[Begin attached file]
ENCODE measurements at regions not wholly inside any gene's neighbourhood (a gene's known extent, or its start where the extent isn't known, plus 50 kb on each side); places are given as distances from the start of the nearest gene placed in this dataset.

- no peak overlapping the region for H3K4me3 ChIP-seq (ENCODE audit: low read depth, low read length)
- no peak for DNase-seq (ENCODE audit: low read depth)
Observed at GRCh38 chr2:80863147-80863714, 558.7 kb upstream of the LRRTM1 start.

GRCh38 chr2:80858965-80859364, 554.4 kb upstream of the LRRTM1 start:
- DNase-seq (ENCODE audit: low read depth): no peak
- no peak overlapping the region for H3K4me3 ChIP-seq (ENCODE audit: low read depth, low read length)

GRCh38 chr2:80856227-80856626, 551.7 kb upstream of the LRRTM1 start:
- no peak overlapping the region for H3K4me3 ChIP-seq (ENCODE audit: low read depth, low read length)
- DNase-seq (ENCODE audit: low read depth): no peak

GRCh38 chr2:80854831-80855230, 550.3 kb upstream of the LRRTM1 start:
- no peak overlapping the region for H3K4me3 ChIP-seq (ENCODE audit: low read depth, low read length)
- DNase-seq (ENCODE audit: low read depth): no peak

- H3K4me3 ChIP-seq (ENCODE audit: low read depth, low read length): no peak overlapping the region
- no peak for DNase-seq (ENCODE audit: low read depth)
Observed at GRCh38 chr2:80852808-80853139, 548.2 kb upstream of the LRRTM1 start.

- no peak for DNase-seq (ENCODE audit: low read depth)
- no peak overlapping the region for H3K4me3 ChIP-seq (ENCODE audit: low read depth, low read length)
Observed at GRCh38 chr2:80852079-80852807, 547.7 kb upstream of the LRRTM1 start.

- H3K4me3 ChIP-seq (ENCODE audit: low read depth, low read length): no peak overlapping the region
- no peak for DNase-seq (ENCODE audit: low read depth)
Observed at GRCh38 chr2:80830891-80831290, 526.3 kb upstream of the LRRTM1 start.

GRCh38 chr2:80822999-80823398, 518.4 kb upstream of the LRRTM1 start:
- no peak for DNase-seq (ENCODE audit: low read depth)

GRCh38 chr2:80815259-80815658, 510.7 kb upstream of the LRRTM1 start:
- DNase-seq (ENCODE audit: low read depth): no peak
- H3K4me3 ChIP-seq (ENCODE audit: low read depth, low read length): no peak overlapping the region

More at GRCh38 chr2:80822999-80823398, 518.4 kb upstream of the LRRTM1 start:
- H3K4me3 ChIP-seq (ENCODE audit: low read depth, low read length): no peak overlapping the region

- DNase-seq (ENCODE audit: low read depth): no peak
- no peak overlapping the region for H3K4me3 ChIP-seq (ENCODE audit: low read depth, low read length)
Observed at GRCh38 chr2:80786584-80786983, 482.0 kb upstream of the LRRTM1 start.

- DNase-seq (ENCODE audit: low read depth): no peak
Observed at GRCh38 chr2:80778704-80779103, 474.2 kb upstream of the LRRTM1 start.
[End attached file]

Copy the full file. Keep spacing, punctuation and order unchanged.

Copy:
ENCODE measurements at regions not wholly inside any gene's neighbourhood (a gene's known extent, or its start where the extent isn't known, plus 50 kb on each side); places are given as distances from the start of the nearest gene placed in this dataset.

- no peak overlapping the region for H3K4me3 ChIP-seq (ENCODE audit: low read depth, low read length)
- no peak for DNase-seq (ENCODE audit: low read depth)
Observed at GRCh38 chr2:80863147-80863714, 558.7 kb upstream of the LRRTM1 start.

GRCh38 chr2:80858965-80859364, 554.4 kb upstream of the LRRTM1 start:
- DNase-seq (ENCODE audit: low read depth): no peak
- no peak overlapping the region for H3K4me3 ChIP-seq (ENCODE audit: low read depth, low read length)

GRCh38 chr2:80856227-80856626, 551.7 kb upstream of the LRRTM1 start:
- no peak overlapping the region for H3K4me3 ChIP-seq (ENCODE audit: low read depth, low read length)
- DNase-seq (ENCODE audit: low read depth): no peak

GRCh38 chr2:80854831-80855230, 550.3 kb upstream of the LRRTM1 start:
- no peak overlapping the region for H3K4me3 ChIP-seq (ENCODE audit: low read depth, low read length)
- DNase-seq (ENCODE audit: low read depth): no peak

- H3K4me3 ChIP-seq (ENCODE audit: low read depth, low read length): no peak overlapping the region
- no peak for DNase-seq (ENCODE audit: low read depth)
Observed at GRCh38 chr2:80852808-80853139, 548.2 kb upstream of the LRRTM1 start.

- no peak for DNase-seq (ENCODE audit: low read depth)
- no peak overlapping the region for H3K4me3 ChIP-seq (ENCODE audit: low read depth, low read length)
Observed at GRCh38 chr2:80852079-80852807, 547.7 kb upstream of the LRRTM1 start.

- H3K4me3 ChIP-seq (ENCODE audit: low read depth, low read length): no peak overlapping the region
- no peak for DNase-seq (ENCODE audit: low read depth)
Observed at GRCh38 chr2:80830891-80831290, 526.3 kb upstream of the LRRTM1 start.

GRCh38 chr2:80822999-80823398, 518.4 kb upstream of the LRRTM1 start:
- no peak for DNase-seq (ENCODE audit: low read depth)

GRCh38 chr2:80815259-80815658, 510.7 kb upstream of the LRRTM1 start:
- DNase-seq (ENCODE audit: low read depth): no peak
- H3K4me3 ChIP-seq (ENCODE audit: low read depth, low read length): no peak overlapping the region

More at GRCh38 chr2:80822999-80823398, 518.4 kb upstream of the LRRTM1 start:
- H3K4me3 ChIP-seq (ENCODE audit: low read depth, low read length): no peak overlapping the region

- DNase-seq (ENCODE audit: low read depth): no peak
- no peak overlapping the region for H3K4me3 ChIP-seq (ENCODE audit: low read depth, low read length)
Observed at GRCh38 chr2:80786584-80786983, 482.0 kb upstream of the LRRTM1 start.

- DNase-seq (ENCODE audit: low read depth): no peak
Observed at GRCh38 chr2:80778704-80779103, 474.2 kb upstream of the LRRTM1 start.